Agreement vs. accuracy

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Chapter 7 endnote 16, from How Emotions are Made: The Secret Life of the Brain by Lisa Feldman Barrett.
Some context is:

Suppose you and a friend are walking together when you see a man stamping his foot forcefully on the pavement. You categorize the man as angry. Your friend categorizes the man as dejected. [...] Who is correct in this case? [...] Emotions have no fingerprints, so there can be no accuracy. The best you can do is find consensus. We can ask other people if they agree with you or with me [...], or we can compare our categorizations to the norms of our culture.

It is probably most precise (although immeasurably more complicated) to say that the emoter (experiencing sadness) and the perceiver (seeing anger) are not literally conceptualizing the sensory input as the same event, because each has access to partially unique information (e.g.., his or her own physical state). They also might not share the same instances within their stored repository of prior knowledge about anger and sadness.

In a perceiver-dependent world, questions about “right” and “wrong” become transformed into questions about agreement. Social reality is rooted in social agreement.

  • Do you and your friend agree in how you categorize the man's state? (Scientists call this inter-rater agreement.)
  • Do you and the man agree in how you categorize him? (Scientists call this self-other agreement.)
  • Do you both agree with your culture’s norms (usually represented by the experimenter's expectations)?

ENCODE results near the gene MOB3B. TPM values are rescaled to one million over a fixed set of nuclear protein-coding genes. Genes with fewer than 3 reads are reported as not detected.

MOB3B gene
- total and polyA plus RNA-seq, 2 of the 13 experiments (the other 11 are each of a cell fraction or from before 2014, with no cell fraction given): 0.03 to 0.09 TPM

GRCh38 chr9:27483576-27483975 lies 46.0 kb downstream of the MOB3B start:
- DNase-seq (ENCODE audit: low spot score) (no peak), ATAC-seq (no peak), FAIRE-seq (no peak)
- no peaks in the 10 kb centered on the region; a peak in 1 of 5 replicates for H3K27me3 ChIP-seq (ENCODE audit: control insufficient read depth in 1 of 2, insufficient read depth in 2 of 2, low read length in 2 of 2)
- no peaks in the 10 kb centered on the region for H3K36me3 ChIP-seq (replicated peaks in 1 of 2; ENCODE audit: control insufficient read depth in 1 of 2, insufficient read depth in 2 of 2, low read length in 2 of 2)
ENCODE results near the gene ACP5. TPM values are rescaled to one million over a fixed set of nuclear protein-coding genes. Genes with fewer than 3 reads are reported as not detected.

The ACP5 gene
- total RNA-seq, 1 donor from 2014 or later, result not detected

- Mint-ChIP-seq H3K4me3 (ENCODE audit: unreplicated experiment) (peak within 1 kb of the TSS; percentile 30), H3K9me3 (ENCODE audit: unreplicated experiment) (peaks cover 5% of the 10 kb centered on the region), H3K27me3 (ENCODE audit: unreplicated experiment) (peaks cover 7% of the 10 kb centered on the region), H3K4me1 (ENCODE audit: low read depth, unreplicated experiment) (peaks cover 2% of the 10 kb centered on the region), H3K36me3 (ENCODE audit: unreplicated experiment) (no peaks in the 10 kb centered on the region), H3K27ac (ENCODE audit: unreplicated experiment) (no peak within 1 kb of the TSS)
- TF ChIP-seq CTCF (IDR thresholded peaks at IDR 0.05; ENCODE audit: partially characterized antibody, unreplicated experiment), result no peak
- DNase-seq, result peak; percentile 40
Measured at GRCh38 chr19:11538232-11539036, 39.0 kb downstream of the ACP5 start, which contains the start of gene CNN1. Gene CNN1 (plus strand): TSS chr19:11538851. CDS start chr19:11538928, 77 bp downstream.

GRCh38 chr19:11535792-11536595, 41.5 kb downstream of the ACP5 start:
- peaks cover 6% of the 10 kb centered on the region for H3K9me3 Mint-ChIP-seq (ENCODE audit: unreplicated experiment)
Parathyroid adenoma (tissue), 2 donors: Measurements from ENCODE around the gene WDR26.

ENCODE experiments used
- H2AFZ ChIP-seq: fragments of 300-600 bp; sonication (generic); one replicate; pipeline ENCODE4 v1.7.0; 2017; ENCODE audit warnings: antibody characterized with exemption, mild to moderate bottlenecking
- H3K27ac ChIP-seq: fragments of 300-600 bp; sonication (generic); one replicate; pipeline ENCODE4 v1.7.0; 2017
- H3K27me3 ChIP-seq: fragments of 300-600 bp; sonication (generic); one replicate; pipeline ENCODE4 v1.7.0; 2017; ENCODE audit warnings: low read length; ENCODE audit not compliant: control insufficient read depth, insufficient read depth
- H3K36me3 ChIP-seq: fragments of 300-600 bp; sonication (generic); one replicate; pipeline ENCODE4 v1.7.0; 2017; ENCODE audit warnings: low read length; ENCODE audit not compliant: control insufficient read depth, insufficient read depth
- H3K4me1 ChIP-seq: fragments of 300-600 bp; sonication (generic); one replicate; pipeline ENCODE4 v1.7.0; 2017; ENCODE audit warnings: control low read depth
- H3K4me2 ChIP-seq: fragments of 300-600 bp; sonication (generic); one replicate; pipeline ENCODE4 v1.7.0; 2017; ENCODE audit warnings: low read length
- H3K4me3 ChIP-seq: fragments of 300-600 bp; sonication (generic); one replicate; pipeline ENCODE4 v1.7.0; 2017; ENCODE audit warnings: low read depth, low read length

In addition to the ways of computing agreement that I list above, I could also use pattern classification (chapter 1) to build maps of neural activity for all three of you (you, your friend, the man), and see if the maps are classified the same. No matter how we measure, our questions are really about collective intentionality.

Notice that agreement replaces accuracy, because without an emotion fingerprint, accuracy can never be computed. The basic emotion method for studying emotion perception uses the language of “accuracy,” but as we explained in chapters 1 and 3, it really computes “agreement”; and so, it’s applying the logic of collective intentionality. Sometimes researchers compute agreement between the test subject viewing a posed facial configuration and the experimenter’s expectations. Sometimes it’s agreement between two subjects on what word they choose to categorize each with. Other times it’s agreement between a subject and a target person who’s being judged. In all these cases, “accuracy” is computed by consensus; and consensus is nothing but collective intentionality. In short, experimental methods like the basic emotion method are studying emotion as social reality, seemingly without realizing it.